Fresh turmoil in Pakistan today, as its Supreme Court ordered that Prime Minister Raja Pervez Ashraf be arrested within 24 hours. The move isn't exactly a surprise, but the drama there isn't limited to Ashraf's situation, which springs from accusations that the former water and power minister scored kickbacks from private energy initiatives. Rather, it's another name that's making waves: that of Muhammad Tahir ul-Qadri. The firebrand cleric has been camped out in Islamabad, where he is calling for the government to resign—and he's surrounded by thousands of supporters, reports Reuters.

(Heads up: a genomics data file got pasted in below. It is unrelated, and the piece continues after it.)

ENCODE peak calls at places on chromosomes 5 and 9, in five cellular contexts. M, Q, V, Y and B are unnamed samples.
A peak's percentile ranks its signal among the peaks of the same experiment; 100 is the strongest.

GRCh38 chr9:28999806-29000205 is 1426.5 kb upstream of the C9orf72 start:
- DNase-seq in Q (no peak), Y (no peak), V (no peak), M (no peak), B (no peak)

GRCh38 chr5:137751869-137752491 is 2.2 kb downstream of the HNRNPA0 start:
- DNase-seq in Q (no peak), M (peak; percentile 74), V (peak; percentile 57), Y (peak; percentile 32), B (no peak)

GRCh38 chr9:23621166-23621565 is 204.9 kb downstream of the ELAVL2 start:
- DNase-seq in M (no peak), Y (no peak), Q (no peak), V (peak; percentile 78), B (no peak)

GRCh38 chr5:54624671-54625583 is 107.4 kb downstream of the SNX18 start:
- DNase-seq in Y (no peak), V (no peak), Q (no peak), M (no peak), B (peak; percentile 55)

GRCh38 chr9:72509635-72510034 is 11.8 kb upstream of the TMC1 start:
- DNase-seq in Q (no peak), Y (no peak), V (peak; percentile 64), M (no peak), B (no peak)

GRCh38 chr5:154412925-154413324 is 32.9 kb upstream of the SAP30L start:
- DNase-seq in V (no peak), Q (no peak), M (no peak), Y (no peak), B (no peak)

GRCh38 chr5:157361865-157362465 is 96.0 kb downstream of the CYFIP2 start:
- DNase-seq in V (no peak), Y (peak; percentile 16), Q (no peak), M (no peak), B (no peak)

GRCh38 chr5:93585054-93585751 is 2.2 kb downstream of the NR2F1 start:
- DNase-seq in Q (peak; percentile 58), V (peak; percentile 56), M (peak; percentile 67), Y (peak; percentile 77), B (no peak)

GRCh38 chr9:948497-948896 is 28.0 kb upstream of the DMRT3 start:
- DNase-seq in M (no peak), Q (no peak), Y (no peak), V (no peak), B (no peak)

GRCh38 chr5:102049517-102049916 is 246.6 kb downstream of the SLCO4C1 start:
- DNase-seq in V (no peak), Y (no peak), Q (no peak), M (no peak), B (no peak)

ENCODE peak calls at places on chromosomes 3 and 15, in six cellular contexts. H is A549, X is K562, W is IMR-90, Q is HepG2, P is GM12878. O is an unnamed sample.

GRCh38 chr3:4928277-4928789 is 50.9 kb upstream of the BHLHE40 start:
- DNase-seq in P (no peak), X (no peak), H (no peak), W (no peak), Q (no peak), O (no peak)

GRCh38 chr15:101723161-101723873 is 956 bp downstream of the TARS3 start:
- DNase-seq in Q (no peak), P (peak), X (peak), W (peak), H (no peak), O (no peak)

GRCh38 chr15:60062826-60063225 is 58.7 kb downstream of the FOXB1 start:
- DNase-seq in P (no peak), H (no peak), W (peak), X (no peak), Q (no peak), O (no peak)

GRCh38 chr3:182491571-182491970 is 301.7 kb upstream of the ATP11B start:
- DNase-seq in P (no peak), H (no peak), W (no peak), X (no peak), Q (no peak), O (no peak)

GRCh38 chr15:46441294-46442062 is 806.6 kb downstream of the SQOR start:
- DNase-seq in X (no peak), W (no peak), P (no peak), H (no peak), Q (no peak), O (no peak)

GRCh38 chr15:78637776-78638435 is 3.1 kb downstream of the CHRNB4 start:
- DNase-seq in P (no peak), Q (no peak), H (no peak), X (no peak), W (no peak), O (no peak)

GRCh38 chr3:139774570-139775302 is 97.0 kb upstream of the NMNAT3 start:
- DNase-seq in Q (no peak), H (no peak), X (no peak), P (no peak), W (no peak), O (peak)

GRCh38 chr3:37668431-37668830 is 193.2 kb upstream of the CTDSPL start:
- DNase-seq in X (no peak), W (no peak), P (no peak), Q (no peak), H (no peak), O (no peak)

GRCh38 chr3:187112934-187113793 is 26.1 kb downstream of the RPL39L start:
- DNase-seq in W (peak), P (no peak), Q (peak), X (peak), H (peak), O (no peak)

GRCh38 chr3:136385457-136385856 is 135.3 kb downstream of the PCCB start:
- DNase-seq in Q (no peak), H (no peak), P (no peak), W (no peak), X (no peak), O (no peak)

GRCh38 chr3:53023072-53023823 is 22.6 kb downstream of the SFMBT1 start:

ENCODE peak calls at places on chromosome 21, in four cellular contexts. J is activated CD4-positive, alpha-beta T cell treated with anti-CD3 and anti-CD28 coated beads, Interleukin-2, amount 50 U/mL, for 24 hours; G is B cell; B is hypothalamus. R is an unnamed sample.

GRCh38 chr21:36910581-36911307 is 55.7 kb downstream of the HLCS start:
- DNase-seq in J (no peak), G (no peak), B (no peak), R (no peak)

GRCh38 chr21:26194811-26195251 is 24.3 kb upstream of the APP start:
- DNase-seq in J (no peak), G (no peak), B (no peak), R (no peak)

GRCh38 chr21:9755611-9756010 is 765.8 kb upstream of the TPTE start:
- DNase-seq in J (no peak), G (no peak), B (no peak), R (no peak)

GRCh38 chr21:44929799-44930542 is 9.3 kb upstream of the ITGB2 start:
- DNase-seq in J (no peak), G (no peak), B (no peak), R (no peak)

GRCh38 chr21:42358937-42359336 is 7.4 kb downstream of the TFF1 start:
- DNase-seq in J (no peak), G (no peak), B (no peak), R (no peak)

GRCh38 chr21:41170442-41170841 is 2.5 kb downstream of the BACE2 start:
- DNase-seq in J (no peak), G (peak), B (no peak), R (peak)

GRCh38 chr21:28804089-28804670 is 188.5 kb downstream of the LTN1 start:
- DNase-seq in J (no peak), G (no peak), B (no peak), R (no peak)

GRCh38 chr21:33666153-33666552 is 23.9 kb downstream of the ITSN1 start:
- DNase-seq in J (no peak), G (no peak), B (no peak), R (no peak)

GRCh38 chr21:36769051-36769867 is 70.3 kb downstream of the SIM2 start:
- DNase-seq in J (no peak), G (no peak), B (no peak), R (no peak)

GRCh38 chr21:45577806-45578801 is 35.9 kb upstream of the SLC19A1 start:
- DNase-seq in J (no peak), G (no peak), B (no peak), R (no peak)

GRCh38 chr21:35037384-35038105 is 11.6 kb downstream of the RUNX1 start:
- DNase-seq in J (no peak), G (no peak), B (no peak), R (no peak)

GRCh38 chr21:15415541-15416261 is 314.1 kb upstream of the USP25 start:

Qadri has pledged to remain near parliament until the government does away with the current legislature and installs a caretaker government. The military is believed to be backing him in the hopes he will create an opening for it to play a role in said government and potentially delay spring elections, reports the New York Times. Is Ashraf's lot linked to Qadri's? The Times says there's no proof of that, though analysts believe the court may be leveraging the anti-government sentiment he is creating in order to continue its crusade against President Asif Ali Zardari. Interesting side note: In addition to his many religious followers, Qadri has attracted a number of other supporters to his cause by way of his decision to leave a " luxurious" lifestyle in Canada and return to Pakistan. (Read more Raja Pervez Ashraf stories.)